v1i1 4a

Volume 1, Issue 1

“Ideological Cleansing”: Less Noticed
than Ethnic Cleansing, But Just as Dangerous"

Richard O’Brien

Despite many historical examples where people of certain political
leanings were systematically targeted for cleansing, there has to
date been no official term for this pattern of politically motivated
targeting. Introducing the phrase ideological cleansing, this article
discusses historical examples and the need to recognize the phenomenon
in evaluating present day human rights violations.

In the latter part of the Twentieth Century,
the term ethnic cleansing emerged as a euphemism for racial policies
of wholesale deportations and persecution of minorities in a few notable
conflicts. Serbian violence on Bosnians and Kosovars, then Kosovar
on Serbian violence were the best publicized of these occurrences
in the 1990s. Ethnic cleansing and genocide have existed for thousands
of years, but both only recently received names. The phenomenon of
ideological cleansing been known since word of the Soviet purges began
to filter out during the 1920s and 30s; it has also recently been
given a name. Ideological cleansing is the forcible movement or transportation
of a group of people based on their political beliefs.

Both instances of cleansing, ethnic and ideological, are usually accompanied
by violence and often result in the partial or whole destruction of
the group being moved. Historical examples of ethnic cleansing include
distinct acts of genocide where the majority of the population perished.
When the 1915 cleansing of Armenians in Eastern Turkey was finished,
literally no Armenians existed where almost 3 million had lived since
pre-biblical times. During the Jewish Holocaust, millions of Jews
were forcibly removed from their German, Polish and other European
cities to their ultimate death by firing squad or gas chamber.

Historical examples of ideological cleansing also include a wide range
of crimes against humanity, with the Soviet Purges (1933-35), the
Maoist Purges (1948-52?), Indonesia (1967), and Cambodia (1975-79)
being a few of the more notable ones. While all of these cases of
ideological cleansing would be considered crimes against humanity,
none would be considered acts of genocide, proper, by the UN definition.
While the exact same crime is being committed–a group of people is
being targeted and killed-the ideological basis for that grouping
in execution is not recognized by the UN 1948 Genocide Convention
definition. The UN definition reads:
  Any of the following acts committed with the intent to destroy,
in whole or in part, a national, ethnic, racial or religious group.
Ideological groups are not considered a legal group
under the current UN definition in large part due to the Soviet Union’s
threat to veto during the 1948 Convention on Genocide. Recently, however,
events in Cambodia have been universally acknowledged as genocide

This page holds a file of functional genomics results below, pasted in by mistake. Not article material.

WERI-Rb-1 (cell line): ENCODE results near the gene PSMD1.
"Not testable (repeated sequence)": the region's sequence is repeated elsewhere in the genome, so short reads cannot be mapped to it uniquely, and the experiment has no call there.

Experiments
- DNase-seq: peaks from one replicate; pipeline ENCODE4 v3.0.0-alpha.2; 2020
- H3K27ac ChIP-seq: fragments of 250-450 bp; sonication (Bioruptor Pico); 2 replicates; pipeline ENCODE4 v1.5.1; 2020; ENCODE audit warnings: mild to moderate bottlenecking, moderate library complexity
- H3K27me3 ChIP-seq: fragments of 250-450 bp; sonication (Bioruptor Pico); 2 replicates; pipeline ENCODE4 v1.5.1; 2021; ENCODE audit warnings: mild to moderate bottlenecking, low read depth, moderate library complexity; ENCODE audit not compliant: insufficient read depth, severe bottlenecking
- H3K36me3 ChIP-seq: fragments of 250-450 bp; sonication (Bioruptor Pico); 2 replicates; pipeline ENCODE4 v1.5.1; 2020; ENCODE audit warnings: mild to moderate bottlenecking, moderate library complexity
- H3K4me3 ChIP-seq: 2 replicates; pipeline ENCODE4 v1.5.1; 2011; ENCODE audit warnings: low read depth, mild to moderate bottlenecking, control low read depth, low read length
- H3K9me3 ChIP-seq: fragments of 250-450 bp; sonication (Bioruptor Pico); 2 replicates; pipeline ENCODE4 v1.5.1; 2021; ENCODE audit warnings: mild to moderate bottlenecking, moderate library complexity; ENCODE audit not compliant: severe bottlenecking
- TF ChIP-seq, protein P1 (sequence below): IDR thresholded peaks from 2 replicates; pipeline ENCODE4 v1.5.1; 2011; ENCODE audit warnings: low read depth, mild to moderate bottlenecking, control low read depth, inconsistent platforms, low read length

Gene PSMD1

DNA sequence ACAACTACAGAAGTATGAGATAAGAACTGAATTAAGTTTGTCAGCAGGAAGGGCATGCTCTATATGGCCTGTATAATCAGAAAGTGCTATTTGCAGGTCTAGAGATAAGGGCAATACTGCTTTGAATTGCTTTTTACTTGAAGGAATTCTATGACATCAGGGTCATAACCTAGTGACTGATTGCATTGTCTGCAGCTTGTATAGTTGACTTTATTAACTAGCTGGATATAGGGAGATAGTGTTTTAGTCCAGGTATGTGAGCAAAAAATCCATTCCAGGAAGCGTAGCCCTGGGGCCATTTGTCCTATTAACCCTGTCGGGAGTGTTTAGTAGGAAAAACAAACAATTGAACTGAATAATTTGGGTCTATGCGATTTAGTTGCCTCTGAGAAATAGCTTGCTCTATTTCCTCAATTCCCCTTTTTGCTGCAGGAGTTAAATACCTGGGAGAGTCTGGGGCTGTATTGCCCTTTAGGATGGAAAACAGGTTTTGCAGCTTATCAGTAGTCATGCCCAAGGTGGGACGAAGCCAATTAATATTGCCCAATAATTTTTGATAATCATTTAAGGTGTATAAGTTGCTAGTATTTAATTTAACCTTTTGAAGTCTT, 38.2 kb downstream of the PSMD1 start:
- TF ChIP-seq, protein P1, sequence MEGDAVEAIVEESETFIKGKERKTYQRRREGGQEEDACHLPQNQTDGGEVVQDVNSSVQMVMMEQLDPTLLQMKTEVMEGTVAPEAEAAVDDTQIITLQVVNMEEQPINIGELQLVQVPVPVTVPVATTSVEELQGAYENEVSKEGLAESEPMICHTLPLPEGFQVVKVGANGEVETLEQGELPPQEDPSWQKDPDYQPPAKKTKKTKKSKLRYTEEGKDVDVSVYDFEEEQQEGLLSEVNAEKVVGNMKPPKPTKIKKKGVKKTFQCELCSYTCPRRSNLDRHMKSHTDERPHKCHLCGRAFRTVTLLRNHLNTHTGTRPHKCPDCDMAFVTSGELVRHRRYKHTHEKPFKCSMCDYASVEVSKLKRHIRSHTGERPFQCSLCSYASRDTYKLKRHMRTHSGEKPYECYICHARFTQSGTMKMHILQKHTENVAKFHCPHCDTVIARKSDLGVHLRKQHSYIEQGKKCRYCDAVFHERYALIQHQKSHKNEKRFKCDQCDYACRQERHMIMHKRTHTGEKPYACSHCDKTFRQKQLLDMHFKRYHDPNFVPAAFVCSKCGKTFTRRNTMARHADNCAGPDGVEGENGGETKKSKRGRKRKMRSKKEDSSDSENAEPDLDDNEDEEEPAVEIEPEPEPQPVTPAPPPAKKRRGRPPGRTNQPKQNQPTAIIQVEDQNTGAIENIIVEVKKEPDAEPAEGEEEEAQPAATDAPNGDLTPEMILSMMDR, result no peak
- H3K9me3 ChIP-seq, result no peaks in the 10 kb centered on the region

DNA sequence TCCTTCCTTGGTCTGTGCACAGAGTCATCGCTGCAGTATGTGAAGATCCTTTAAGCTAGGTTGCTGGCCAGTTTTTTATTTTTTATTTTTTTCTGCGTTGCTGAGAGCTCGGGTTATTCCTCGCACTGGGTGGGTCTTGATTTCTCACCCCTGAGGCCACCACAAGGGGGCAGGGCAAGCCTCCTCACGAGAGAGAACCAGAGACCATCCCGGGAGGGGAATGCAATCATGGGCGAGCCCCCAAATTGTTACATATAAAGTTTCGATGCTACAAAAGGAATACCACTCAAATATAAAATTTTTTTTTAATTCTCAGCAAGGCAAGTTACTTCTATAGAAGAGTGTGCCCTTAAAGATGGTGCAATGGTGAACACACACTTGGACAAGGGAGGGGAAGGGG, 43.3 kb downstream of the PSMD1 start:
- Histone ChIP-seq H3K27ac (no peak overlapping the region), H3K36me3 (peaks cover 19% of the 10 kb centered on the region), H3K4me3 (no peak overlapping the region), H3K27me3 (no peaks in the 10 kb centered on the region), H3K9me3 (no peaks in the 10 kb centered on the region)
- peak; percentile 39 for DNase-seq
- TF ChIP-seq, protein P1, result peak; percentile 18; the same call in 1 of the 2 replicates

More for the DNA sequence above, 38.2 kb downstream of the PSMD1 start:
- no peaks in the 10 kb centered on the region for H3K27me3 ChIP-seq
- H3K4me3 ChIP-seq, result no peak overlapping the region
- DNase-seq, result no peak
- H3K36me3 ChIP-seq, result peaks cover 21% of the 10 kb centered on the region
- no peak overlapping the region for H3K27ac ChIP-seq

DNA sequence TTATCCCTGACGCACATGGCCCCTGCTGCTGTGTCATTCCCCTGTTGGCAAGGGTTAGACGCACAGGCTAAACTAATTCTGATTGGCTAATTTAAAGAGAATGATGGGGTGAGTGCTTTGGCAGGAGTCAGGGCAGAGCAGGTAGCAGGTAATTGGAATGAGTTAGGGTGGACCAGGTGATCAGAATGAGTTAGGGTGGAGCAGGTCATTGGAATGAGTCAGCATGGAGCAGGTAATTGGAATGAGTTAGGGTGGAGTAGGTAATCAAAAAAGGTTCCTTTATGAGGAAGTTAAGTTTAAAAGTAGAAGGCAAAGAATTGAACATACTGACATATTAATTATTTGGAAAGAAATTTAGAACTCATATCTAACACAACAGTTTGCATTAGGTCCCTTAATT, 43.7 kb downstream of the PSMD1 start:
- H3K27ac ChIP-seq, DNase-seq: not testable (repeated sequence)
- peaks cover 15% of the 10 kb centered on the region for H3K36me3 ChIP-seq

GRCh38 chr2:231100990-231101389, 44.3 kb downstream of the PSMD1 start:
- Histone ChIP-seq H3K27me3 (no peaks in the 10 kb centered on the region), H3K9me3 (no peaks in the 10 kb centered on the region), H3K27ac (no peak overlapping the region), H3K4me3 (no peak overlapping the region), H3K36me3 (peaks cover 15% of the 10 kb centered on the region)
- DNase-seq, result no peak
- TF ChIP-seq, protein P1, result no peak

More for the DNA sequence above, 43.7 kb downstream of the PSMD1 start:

even though they do not fit the technical definition. This indicates
an evolution in accepted standards and a willingness to legally recognize
groups formed on the basis of ideology.

While ideological cleansing may have abated since the fall of the
Soviet Union, its presence in a few hotspots around the world has
been accompanied by massacres and crimes against humanity. Possible
current instances of ideological cleansing include the Colombian AUC
paramilitary and to a lesser degree the leftist FARC guerillas as
both are ostensibly attempting to clear swaths of territory to make
them loyal to their political leaning. A conservative estimate puts
the number of people massacred in the past year and a half in Colombia
at over sixteen hundred. Often the AUC will go into villages with
a list and execute union leaders and others who are reputed to have
leftist leanings. In a recently published report titled Colombia:
Crimes Against Humanity and Possible Ideological Cleansing, this Center
documents fourteen of those massacres. The FARC had previously not
been known to perpetrate wholesale massacres until May of 2001 when
two massacres in the same town left 34 people dead and most decapitated.

An argument can also be made that much of the violence in Sierra Leone
was the result of the RUF undertaking a campaign of terror designed
to ideologically cleanse large tracts of territory. The RUF’s campaign
was simultaneously an attempt to control the diamond mines, but the
unifying factor for RUF members, at least in theory, was ideology.
Their brutal, near genocidal campaign “Operation No Living Thing”
was an ideological cleansing with massive crimes against humanity
clearly evident.

The presence of numerous massacres of unarmed civilians in Colombia
alarmed this Center, as it is our primary mission to anticipate unfolding
acts of genocide. The massacres in Colombia did not fit into any of
the presently common human rights violation boxes, but did appear
to be the resurfacing of a nameless crime associated more with the
Soviet Union and Maoist China. Ideological cleansing, unseen for years,
appears to be rearing its ugly head again.
Richard O’Brien is CEO
of The Genocide Prevention Center and Improve The World International.
He holds an M.A. in Public Policy Analysis from Georgetown University.

Copyright (c) 2001 by The Genocide Prevention Center.
All rights reserved.